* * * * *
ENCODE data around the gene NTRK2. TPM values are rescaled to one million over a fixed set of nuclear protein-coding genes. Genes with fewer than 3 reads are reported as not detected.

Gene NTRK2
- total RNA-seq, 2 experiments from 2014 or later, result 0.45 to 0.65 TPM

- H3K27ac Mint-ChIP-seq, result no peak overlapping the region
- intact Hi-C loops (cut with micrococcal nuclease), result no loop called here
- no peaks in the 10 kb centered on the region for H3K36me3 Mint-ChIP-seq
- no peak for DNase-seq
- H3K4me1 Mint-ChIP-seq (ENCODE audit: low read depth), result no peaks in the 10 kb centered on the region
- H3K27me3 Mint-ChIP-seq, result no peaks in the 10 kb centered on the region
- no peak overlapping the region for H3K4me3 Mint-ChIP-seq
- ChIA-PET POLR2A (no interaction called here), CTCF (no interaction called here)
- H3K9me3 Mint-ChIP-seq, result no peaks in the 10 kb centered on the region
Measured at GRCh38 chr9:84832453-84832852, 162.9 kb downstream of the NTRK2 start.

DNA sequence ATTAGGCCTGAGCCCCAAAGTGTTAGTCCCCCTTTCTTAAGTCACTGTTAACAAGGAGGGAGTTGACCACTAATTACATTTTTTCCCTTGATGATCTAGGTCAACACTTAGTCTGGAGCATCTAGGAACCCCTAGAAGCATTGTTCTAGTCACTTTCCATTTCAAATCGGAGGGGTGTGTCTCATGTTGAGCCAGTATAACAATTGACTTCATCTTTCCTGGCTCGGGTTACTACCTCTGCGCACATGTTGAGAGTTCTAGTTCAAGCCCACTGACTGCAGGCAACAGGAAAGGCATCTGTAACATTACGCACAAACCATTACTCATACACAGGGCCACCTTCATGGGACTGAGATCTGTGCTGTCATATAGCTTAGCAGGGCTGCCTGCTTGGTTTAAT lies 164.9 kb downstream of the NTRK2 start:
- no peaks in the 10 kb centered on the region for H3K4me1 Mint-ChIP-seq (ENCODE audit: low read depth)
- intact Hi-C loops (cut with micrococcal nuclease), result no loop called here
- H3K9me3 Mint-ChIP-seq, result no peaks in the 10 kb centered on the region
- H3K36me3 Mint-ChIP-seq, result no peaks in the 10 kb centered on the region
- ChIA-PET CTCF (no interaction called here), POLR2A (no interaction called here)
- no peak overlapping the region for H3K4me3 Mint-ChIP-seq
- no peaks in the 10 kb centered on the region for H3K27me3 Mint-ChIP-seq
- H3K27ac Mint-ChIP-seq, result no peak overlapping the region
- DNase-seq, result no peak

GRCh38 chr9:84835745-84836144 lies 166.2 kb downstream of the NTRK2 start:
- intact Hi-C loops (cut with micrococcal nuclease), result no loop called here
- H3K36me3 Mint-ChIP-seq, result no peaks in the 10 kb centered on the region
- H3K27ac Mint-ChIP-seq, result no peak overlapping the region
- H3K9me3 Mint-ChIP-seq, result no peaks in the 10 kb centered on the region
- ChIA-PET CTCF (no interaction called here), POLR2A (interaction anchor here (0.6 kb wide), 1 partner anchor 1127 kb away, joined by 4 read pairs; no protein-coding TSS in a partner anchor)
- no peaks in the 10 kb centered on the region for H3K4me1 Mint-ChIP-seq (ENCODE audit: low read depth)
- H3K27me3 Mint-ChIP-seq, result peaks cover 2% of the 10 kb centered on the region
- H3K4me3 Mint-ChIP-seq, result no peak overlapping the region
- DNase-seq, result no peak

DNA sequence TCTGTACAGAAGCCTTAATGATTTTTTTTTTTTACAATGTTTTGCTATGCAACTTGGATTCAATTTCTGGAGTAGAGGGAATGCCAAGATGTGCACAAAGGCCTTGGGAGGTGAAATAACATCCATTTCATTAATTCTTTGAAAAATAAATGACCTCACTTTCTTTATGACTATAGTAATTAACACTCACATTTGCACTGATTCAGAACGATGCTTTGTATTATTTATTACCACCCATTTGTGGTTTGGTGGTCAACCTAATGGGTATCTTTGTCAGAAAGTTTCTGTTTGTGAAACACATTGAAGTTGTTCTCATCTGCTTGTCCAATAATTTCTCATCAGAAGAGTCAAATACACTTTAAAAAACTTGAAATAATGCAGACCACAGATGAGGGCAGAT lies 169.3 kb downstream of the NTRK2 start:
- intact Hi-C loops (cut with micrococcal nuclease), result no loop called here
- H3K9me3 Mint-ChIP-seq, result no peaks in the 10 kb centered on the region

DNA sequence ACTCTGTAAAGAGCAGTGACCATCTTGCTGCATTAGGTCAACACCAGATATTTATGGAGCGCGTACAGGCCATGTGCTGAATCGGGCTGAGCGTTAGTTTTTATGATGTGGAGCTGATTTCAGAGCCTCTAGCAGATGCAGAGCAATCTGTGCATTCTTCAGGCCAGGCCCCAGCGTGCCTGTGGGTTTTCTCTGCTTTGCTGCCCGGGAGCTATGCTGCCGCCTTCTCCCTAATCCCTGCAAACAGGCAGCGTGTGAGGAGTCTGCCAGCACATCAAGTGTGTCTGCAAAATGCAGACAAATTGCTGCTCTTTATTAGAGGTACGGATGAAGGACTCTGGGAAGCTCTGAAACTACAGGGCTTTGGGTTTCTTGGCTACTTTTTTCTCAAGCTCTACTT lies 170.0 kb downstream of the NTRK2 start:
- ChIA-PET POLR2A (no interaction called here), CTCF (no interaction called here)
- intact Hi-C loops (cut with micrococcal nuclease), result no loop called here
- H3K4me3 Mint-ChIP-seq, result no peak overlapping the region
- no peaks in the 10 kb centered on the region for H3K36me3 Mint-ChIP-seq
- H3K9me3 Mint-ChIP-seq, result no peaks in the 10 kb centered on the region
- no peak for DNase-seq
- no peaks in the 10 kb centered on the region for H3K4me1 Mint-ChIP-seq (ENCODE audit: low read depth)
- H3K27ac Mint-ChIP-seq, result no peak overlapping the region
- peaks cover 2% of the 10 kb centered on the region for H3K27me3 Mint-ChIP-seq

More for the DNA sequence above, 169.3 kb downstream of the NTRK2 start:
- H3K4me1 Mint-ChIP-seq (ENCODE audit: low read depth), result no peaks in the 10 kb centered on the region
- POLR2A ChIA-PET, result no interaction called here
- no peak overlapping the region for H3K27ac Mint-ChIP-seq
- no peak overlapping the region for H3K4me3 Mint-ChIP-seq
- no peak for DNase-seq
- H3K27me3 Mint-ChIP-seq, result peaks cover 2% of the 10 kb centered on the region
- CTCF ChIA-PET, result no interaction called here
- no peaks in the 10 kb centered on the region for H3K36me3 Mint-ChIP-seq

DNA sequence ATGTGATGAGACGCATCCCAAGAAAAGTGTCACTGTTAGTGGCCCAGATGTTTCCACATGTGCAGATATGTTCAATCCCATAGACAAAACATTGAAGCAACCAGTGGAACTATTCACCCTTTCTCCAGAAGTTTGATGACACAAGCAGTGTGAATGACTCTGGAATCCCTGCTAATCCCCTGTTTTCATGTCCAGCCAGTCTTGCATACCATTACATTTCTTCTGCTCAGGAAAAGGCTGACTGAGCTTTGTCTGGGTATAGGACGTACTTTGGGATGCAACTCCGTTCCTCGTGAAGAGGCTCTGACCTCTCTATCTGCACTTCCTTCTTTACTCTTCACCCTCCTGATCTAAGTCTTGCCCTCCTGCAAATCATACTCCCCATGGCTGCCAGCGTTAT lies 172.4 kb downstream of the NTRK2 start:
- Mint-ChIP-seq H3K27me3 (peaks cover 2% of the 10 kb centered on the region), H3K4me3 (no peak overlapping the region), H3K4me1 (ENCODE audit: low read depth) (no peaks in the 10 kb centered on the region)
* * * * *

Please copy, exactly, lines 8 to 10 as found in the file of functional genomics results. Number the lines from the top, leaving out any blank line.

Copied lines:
- H3K4me1 Mint-ChIP-seq (ENCODE audit: low read depth), result no peaks in the 10 kb centered on the region
- H3K27me3 Mint-ChIP-seq, result no peaks in the 10 kb centered on the region
- no peak overlapping the region for H3K4me3 Mint-ChIP-seq